Storytelling is part of every fashion show, but to Virgil Abloh at Louis Vuitton it takes on greater meaning. Possibly because, in his role as the Paris house’s Men’s Artistic Director, he’s not cut from the standard mold - the first African American man to helm a historic fashion house, a DJ, streetwear titan and sometime furniture designer on the side.
So his approach to a fashion show involves some epic scene-setting - taking over an entire square in the Pont Neuf, constructing downtown 80s Brooklyn in the Tuileries Garden - as well as a weighty amount of literature that forms his musings on the collection.
So it made sense that Abloh, for his spring/summer 2021 show, wouldn’t follow other brands down the digital route. Instead he staged a full-scale fashion show on the banks of the Huangpu River in Shanghai, with giant inflatable balloons floating overhead like the fanciest kid’s party you ever did see. When the world is all doom and gloom, trust Abloh to turn things into a funfare, if only for a moment.
While Abloh cut his teeth in the streetwear arena, at his own label Off-White, he’s slowly evolved his tailoring output at Vuitton into something interesting and refined.
This continued in the Shanghai showcase in the form of vividly coloured suits with contrasting shirts - cobalt blue against yellow, the black and grey Damier print against shocking pink. These came dotted with soft toys, lest things get too serious, as well as skewiff sunglasses.
A childlike sense of playfulness has infused Abloh’s collections in the past - that Pont Neuf spectacle involved a giant bouncy castle - and those soft toy figurines became a recurring theme, bouncing merrily across padded puffa jackets or on blazers.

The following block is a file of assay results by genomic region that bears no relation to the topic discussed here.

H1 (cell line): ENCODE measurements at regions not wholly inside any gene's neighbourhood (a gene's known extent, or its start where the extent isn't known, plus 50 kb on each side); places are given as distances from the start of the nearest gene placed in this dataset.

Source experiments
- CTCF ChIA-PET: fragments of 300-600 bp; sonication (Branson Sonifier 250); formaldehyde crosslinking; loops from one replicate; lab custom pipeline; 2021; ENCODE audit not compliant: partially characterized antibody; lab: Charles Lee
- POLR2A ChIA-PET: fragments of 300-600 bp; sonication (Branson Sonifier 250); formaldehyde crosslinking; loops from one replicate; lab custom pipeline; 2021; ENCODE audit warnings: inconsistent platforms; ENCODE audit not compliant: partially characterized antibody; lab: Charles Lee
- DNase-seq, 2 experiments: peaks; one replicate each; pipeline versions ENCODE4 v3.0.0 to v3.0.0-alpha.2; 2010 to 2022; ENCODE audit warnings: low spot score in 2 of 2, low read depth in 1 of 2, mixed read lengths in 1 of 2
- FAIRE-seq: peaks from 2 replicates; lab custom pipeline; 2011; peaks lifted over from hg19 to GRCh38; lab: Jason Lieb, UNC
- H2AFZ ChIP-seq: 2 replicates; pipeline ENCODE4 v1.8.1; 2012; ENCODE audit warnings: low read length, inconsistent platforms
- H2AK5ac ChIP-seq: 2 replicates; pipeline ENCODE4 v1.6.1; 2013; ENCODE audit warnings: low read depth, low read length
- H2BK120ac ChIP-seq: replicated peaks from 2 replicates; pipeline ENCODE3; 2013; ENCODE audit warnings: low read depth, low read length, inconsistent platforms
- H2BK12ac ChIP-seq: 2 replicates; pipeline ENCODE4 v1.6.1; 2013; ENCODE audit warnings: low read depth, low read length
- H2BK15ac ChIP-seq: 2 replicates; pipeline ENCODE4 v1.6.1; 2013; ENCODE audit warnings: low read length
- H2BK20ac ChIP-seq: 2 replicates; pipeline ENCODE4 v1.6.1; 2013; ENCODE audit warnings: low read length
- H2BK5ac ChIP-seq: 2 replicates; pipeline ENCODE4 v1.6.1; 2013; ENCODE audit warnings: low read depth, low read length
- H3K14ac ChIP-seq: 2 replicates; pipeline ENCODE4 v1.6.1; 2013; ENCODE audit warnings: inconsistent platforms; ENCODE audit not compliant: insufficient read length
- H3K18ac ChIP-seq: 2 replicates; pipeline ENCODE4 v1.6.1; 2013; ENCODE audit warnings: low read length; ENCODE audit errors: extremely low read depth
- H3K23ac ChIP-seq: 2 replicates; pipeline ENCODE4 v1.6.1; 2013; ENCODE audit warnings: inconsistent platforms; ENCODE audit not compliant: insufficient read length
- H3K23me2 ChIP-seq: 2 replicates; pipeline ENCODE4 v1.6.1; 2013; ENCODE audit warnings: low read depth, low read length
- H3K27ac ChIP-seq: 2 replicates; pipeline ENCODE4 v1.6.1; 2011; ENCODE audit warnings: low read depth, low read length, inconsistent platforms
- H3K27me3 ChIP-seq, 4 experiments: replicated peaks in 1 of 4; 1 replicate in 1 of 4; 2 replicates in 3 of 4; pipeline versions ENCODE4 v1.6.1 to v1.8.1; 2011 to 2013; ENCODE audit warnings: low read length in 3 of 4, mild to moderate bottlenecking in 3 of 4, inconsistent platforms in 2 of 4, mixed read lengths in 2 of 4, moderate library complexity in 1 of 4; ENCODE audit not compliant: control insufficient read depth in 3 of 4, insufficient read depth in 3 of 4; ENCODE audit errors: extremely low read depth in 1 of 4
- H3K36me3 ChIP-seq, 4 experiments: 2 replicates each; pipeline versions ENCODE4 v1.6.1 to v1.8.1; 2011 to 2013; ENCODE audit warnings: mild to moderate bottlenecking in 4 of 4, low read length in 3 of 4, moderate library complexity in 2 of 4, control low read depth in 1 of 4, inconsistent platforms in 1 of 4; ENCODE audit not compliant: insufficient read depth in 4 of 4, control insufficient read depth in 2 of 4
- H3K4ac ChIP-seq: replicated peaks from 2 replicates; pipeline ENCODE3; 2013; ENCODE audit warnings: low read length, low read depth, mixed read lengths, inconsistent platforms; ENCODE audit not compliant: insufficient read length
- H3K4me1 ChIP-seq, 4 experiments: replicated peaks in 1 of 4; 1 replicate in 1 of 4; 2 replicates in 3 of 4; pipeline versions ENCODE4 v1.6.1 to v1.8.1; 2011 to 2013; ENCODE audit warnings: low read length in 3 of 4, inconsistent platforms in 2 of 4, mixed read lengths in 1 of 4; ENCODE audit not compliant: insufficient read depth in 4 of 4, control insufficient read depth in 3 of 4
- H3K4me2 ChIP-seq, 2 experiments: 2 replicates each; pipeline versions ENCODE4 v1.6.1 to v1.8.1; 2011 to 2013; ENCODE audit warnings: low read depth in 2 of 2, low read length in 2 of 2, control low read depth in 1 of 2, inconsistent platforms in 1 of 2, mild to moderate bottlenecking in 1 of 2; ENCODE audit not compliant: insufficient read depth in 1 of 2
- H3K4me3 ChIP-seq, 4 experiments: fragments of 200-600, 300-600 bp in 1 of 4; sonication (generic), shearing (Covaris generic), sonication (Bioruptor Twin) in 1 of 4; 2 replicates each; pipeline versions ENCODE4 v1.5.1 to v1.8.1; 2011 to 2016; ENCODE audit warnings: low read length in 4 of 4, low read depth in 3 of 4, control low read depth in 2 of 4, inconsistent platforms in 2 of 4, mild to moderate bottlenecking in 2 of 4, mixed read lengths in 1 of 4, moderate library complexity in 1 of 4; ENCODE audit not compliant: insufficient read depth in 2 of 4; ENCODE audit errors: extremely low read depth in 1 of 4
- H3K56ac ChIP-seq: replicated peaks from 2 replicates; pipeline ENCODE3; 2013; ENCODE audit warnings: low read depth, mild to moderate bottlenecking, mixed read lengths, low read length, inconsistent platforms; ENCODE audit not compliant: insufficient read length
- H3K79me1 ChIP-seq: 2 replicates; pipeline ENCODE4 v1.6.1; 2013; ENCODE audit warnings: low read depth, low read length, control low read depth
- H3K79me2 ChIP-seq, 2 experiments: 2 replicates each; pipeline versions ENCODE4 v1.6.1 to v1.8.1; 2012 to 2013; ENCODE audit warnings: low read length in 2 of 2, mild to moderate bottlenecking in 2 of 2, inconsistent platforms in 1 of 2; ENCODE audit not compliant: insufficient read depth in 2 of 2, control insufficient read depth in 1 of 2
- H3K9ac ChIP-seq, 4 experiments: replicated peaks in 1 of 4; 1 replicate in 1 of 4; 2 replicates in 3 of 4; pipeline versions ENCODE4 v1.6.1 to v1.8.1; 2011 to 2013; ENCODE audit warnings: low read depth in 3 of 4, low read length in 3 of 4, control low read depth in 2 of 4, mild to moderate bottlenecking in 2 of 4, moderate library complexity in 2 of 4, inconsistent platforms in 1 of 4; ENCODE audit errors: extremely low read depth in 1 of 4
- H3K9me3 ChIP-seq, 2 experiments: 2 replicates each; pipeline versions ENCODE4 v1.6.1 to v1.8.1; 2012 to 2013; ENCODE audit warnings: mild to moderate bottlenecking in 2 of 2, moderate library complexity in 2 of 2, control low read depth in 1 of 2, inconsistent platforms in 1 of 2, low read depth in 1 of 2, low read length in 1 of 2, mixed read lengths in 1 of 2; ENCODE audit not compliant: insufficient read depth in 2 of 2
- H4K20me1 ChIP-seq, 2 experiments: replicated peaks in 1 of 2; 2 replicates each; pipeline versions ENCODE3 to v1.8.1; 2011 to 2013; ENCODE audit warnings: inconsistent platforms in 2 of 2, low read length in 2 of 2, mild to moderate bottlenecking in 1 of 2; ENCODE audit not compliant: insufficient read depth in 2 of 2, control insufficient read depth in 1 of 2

Those elements in particular - as well as the sunglasses - caught the eye of Belgian designer Walter Van Beirendonck, who shared posts on his Instagram claiming they were copies of his work. Social media does love a ‘call out’ frenzy.
Abloh might employ the finest materials at his disposal, but his collections never take themselves too seriously - there were oversized stove pipe hats, eclectic prints, jangling add-ons and, for a finale, an inflatable monster wrapped around the model.
However some of the strongest elements of his spring offering were the quieter, more minimalist clothes - the streamlined coats in searingly bright colours, the lean, narrow suits and slimmer proportions, a departure from the baggy shapes that Abloh’s been accustomed to previously.
We might not be able to venture into Abloh’s world in person, but this big and bold fanfare of a showcase in Shanghai did its best to give a window on his point of view. Further than that, it felt like the good old days of spectacular shows in far-flung locations, before lockdown, distancing and digital first became our way of life. That's something to cheer about.
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